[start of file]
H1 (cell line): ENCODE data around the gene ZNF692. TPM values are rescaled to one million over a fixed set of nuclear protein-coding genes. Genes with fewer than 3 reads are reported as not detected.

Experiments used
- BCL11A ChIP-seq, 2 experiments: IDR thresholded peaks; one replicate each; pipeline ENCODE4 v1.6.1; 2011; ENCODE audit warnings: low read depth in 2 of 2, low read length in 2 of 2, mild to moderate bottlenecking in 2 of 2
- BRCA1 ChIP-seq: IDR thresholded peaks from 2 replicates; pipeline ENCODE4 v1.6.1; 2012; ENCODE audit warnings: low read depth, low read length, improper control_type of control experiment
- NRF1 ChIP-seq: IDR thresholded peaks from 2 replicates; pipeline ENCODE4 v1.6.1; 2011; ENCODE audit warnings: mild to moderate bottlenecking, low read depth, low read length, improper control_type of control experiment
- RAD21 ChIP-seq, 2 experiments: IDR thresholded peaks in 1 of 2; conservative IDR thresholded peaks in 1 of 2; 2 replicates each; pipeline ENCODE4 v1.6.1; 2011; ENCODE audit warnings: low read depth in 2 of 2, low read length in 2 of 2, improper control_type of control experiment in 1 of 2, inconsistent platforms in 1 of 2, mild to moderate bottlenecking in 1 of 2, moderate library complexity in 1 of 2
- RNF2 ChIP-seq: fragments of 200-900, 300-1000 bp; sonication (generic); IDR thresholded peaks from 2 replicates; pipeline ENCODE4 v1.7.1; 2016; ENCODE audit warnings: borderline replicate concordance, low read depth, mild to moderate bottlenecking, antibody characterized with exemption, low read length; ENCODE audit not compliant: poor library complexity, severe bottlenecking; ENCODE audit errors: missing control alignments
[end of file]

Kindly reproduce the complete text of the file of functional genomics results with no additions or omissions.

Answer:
H1 (cell line): ENCODE data around the gene ZNF692. TPM values are rescaled to one million over a fixed set of nuclear protein-coding genes. Genes with fewer than 3 reads are reported as not detected.

Experiments used
- BCL11A ChIP-seq, 2 experiments: IDR thresholded peaks; one replicate each; pipeline ENCODE4 v1.6.1; 2011; ENCODE audit warnings: low read depth in 2 of 2, low read length in 2 of 2, mild to moderate bottlenecking in 2 of 2
- BRCA1 ChIP-seq: IDR thresholded peaks from 2 replicates; pipeline ENCODE4 v1.6.1; 2012; ENCODE audit warnings: low read depth, low read length, improper control_type of control experiment
- NRF1 ChIP-seq: IDR thresholded peaks from 2 replicates; pipeline ENCODE4 v1.6.1; 2011; ENCODE audit warnings: mild to moderate bottlenecking, low read depth, low read length, improper control_type of control experiment
- RAD21 ChIP-seq, 2 experiments: IDR thresholded peaks in 1 of 2; conservative IDR thresholded peaks in 1 of 2; 2 replicates each; pipeline ENCODE4 v1.6.1; 2011; ENCODE audit warnings: low read depth in 2 of 2, low read length in 2 of 2, improper control_type of control experiment in 1 of 2, inconsistent platforms in 1 of 2, mild to moderate bottlenecking in 1 of 2, moderate library complexity in 1 of 2
- RNF2 ChIP-seq: fragments of 200-900, 300-1000 bp; sonication (generic); IDR thresholded peaks from 2 replicates; pipeline ENCODE4 v1.7.1; 2016; ENCODE audit warnings: borderline replicate concordance, low read depth, mild to moderate bottlenecking, antibody characterized with exemption, low read length; ENCODE audit not compliant: poor library complexity, severe bottlenecking; ENCODE audit errors: missing control alignments